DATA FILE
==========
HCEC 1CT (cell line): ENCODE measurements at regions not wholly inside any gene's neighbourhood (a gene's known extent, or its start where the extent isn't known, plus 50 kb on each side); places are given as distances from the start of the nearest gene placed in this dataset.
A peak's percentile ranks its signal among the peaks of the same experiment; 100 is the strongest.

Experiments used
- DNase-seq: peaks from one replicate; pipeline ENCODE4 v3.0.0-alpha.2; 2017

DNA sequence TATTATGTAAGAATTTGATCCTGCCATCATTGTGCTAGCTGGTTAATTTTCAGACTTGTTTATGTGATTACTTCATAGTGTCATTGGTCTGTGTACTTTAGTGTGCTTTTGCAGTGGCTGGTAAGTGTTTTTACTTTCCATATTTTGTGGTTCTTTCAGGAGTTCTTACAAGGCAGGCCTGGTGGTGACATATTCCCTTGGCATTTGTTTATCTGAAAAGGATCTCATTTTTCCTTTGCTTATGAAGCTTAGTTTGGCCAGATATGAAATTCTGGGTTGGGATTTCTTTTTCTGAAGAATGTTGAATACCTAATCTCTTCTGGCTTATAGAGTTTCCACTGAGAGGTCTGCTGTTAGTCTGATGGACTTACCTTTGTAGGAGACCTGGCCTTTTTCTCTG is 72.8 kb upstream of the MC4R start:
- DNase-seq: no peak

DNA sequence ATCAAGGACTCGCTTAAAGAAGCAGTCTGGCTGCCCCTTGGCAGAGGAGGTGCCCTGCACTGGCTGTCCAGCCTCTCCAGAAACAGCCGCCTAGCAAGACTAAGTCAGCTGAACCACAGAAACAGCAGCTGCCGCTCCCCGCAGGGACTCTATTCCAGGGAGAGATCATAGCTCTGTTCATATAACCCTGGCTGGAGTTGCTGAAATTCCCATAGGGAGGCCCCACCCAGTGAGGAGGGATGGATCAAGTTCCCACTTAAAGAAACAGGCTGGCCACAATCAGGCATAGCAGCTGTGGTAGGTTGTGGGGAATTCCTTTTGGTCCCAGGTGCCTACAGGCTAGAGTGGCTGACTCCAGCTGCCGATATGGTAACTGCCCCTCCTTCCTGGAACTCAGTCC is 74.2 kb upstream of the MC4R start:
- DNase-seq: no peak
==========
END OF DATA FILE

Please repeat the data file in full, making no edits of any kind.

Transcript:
HCEC 1CT (cell line): ENCODE measurements at regions not wholly inside any gene's neighbourhood (a gene's known extent, or its start where the extent isn't known, plus 50 kb on each side); places are given as distances from the start of the nearest gene placed in this dataset.
A peak's percentile ranks its signal among the peaks of the same experiment; 100 is the strongest.

Experiments used
- DNase-seq: peaks from one replicate; pipeline ENCODE4 v3.0.0-alpha.2; 2017

DNA sequence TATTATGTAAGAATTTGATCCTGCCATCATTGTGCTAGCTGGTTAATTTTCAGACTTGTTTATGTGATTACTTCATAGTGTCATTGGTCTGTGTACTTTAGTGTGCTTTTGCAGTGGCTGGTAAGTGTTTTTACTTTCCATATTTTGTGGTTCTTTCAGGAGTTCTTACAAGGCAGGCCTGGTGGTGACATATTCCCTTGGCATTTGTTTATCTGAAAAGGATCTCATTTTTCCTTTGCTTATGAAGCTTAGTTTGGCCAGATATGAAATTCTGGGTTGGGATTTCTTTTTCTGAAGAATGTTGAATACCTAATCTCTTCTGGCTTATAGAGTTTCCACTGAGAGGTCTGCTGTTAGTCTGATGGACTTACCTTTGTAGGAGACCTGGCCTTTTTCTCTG is 72.8 kb upstream of the MC4R start:
- DNase-seq: no peak

DNA sequence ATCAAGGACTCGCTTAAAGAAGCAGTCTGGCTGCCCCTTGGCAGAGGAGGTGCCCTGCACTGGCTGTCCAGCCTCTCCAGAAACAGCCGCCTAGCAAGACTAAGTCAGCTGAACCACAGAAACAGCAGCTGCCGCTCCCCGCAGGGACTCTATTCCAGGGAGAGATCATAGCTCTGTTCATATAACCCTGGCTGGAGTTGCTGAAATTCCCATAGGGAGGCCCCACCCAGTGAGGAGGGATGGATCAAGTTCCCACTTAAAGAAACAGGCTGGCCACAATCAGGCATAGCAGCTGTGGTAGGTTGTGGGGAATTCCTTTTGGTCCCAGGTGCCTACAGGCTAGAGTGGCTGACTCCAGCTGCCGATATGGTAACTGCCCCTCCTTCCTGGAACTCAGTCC is 74.2 kb upstream of the MC4R start:
- DNase-seq: no peak